resolving class, but sometimes it needs to be explicitly stated.  Is this
a place that needs to be more explicit?  Suggest:
s/ is resolved / is resolved from M /

Or is there a place elsewhere that makes it really clear that a symbolic
reference in a CP of M is always resolved relative to M?  (Such questions
might become more urgent when we have disembodied symbolic
references created by the Constable API.)

At this point comes the only substantive change I am tempted to suggest:

+"2. 	• Otherwise, where i is the host_class_index item of M's NestHost attribute, the symbolic reference at index i of M's run-time constant pool is resolved to a class or interface H ( Any of the exceptions pertaining to class or interface resolution can be thrown."
s/H/H in the same runtime package as M/
s/Any/Resolution is suppressed if the symbolic reference is to a package other than that of M. Any/
+"3. 	• If resolution of H succeeds, but H is not declared in the same run-time package as M, an IncompatibleClassChangeErroris thrown."
s/as M/as M, or if resolution was suppressed in step 2/

I'm pretty sure we've discussed this before, and although I am
not in favor of deep checks on the new attributes, this one would
have the most benefit, IMO, since it localizes the side effects
from a bad class file to resolutions on that class file itself.

Here's another possible subsection could be introduced for cross references:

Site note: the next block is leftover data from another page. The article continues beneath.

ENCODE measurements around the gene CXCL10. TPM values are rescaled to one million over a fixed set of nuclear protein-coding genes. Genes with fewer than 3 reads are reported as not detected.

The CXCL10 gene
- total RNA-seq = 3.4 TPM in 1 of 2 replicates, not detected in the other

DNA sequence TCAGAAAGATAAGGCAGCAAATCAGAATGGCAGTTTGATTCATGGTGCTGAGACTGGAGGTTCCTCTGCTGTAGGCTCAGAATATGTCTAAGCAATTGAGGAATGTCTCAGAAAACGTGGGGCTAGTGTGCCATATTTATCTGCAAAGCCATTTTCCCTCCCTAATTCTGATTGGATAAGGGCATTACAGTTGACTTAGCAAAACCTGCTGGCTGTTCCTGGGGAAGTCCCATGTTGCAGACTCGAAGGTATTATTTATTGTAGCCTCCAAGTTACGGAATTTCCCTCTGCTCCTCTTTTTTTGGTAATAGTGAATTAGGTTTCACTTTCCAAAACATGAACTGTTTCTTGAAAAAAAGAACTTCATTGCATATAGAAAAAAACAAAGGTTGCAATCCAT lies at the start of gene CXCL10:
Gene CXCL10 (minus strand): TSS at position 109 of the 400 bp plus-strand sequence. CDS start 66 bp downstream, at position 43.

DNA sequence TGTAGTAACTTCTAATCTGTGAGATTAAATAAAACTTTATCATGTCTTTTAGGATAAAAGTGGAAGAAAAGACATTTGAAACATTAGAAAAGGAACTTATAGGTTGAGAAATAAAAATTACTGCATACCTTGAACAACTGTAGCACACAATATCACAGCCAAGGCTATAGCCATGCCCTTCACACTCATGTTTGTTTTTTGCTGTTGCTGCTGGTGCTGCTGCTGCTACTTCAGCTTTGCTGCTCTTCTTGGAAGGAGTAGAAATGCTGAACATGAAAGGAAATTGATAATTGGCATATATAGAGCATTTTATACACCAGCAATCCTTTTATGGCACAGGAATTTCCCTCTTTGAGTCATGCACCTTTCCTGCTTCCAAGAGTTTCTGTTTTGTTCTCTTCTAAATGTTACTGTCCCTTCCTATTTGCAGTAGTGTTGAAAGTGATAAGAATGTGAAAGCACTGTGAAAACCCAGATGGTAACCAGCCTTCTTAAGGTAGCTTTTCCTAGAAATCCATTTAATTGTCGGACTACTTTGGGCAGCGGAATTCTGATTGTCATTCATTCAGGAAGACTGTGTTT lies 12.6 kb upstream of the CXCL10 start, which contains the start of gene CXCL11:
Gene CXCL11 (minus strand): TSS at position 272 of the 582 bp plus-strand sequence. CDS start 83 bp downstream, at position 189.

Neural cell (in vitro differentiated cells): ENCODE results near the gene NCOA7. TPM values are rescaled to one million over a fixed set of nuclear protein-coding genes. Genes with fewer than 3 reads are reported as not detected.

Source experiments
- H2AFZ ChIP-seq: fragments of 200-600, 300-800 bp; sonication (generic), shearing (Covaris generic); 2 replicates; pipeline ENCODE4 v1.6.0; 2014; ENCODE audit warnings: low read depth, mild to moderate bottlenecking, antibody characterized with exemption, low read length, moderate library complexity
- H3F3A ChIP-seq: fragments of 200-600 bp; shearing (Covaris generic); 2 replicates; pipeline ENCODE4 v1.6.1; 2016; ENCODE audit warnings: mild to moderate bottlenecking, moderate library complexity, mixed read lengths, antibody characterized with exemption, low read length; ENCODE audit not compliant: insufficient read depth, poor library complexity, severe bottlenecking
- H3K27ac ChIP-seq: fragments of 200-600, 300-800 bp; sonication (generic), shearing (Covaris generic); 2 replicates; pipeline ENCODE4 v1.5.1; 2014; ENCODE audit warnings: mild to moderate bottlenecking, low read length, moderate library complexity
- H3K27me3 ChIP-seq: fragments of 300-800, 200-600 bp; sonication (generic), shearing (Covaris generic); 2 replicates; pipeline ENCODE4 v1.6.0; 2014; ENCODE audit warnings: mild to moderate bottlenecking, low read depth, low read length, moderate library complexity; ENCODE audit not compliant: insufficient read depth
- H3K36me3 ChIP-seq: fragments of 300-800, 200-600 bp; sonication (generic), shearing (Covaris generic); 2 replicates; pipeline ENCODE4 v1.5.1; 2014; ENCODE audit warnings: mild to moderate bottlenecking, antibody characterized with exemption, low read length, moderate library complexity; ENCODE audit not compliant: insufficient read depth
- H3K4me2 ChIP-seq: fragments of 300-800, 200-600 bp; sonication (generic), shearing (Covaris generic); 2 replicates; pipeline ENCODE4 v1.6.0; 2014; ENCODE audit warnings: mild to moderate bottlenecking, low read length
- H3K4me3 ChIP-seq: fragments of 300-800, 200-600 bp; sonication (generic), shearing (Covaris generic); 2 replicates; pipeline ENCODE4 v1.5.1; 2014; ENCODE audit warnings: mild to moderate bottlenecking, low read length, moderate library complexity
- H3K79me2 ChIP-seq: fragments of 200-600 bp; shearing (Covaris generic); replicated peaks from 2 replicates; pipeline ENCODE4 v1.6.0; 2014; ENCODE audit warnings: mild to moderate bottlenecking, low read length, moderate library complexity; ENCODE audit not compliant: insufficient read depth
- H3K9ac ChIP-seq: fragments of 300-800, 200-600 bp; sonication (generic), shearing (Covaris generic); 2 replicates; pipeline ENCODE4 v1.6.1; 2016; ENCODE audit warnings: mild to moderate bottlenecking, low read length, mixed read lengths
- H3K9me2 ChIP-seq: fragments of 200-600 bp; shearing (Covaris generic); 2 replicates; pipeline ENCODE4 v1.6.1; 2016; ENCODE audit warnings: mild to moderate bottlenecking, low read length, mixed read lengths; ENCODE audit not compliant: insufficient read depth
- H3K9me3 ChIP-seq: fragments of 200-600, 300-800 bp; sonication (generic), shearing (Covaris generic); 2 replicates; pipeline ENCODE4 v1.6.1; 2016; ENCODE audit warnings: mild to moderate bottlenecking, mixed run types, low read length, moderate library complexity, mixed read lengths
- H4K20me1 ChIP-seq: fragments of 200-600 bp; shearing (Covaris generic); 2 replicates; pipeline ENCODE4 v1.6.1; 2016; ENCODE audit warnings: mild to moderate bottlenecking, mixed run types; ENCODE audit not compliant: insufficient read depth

++" Method Selection"
+"Where an invokevirtual or an invokeinterface invocation refers to a resolved method mR, the selected method of the invocation for an instance of a class or interface C is determined as follows:"
(Alternatively, we could just remember, or even point out, that overriding
prepares for selection, and is useless without it.)

Later on, there are several references to "step 3 of the lookup procedure"
which might read better in the context of a sharper reference (
to that lookup procedure.

/Adresses JDK-8098577/s/Ad/Add/

+"3. Otherwise, if there is exactly one maximally-specific method ( in the superinterfaces of C that matches the resolved method's name and descriptor and is not abstract, then it is the selected method."
There's no use of the concept "can override" in point 3, which is the only place where selection
of super-interface methods occurs.  I assume that this is because the can-override
relation is not relevant at this point, but it feels like a narrative loose end.

If I read the logic right, the only way to select a method here is
if the symbolic reference already resolved to a public interface
method, so the can-override relation is actually true, regardless
of what the process produces.  But if it's true, the proof
is subtle and non-local.  I would like to be assured of this fact
in the spec. itself.  Failing that, I think there is room for future
improvement at this point, by saying that the can-override
relation *is enforced* at step 3, and allow JVMs to prove that
the enforcement is a nop.

Thanks for the outstanding spec. work.

— John